Weight gain after childbirth: A women’s health concern?

Abstract

Changes in health care delivery call for an integrative science of women’s health care. A neglected area of such a science is the interrelationship between childbearing and chronic health conditions, such as obesity. Recent increases in guidelines for gestational weight gain (GWG) have raised concerns that these guidelines may contribute inadvertently to later obesity in women. On average, existing research shows that pregnancy accounts for small gains in postpartal weight, especially if the effects of aging are considered. However, there is great variability in postpartal weight gain, and some women, especially minority women, are more vulnerable to excessive weight gains following childbirth. Although GWG is an important predictor of postpartal weight gain, psychosocial factors, such as personal health patterns and stress, also may potentially contribute to women’s weight gain after childbirth. Further research is needed to determine the impact of women’s psychosocial context on postpartal weight.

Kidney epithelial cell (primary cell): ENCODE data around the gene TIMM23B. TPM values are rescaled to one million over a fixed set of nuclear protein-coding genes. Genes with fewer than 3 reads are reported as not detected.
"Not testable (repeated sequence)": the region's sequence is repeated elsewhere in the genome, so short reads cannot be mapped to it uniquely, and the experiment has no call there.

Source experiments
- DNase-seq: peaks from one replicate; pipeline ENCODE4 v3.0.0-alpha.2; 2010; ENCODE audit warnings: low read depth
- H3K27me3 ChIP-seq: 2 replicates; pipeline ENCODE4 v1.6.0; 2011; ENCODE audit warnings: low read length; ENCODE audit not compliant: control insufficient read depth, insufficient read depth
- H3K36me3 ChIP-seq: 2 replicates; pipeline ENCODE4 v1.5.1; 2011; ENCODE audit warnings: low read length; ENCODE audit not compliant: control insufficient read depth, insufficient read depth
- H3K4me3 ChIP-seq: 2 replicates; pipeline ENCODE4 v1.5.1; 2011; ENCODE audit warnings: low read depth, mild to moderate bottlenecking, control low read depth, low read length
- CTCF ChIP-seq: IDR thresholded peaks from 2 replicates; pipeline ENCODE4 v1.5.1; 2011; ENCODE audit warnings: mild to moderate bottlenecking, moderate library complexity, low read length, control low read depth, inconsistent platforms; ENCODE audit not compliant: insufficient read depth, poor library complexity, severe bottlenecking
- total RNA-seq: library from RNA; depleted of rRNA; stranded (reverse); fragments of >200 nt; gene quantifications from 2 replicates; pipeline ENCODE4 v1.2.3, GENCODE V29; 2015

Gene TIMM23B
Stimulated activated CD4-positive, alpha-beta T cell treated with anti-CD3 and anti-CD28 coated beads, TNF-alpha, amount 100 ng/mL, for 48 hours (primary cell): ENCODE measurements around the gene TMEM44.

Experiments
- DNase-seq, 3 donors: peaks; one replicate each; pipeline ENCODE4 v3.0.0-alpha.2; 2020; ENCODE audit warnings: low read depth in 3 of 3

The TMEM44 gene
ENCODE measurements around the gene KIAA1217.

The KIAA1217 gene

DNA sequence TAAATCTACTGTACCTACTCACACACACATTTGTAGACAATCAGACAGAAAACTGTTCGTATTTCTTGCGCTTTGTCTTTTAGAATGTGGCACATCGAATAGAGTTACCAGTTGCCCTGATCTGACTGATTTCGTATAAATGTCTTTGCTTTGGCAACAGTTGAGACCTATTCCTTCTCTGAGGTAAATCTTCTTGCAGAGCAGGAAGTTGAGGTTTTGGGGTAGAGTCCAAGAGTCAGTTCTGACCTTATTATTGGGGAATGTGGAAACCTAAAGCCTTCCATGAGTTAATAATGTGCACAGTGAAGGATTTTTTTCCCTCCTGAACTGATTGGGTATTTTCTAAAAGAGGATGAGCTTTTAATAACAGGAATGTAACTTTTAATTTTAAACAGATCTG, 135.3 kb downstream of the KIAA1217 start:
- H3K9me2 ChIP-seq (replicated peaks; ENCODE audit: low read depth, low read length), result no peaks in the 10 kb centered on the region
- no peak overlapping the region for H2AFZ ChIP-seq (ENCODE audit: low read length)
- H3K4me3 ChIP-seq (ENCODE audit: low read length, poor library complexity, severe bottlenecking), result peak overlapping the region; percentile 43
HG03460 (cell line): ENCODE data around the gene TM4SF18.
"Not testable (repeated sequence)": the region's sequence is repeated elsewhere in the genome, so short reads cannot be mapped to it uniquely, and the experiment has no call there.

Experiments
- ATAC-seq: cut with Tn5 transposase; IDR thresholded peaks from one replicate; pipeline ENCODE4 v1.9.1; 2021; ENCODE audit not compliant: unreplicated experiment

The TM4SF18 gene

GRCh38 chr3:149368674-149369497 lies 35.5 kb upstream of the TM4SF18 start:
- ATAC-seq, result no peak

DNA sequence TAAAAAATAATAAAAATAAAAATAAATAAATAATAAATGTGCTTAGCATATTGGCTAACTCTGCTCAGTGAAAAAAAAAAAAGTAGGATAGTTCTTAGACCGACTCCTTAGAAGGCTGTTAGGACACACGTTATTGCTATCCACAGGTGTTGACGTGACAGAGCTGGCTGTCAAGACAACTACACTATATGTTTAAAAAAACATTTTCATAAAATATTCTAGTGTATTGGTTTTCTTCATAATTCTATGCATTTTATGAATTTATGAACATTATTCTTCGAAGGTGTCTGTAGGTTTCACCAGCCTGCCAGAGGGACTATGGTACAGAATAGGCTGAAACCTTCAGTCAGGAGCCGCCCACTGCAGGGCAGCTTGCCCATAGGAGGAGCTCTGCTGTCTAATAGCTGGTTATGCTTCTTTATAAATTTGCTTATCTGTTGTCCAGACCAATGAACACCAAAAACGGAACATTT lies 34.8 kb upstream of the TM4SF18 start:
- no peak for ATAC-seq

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Correspondence to Lorraine O. Walker.

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Portions of this paper are based on a grant proposal submitted to the National Institutes of Health.

The assistance of Jeanne Freeland-Graves in the preparation of this manuscript is acknowledged.

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Walker, L.O. Weight gain after childbirth: A women’s health concern?. Ann Behav Med 17, 132–141 (1995). https://doi.org/10.1007/BF02895062

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Keywords

  • Weight Gain
  • Black Woman
  • Behavioral Medicine
  • Gestational Weight Gain
  • Hispanic Woman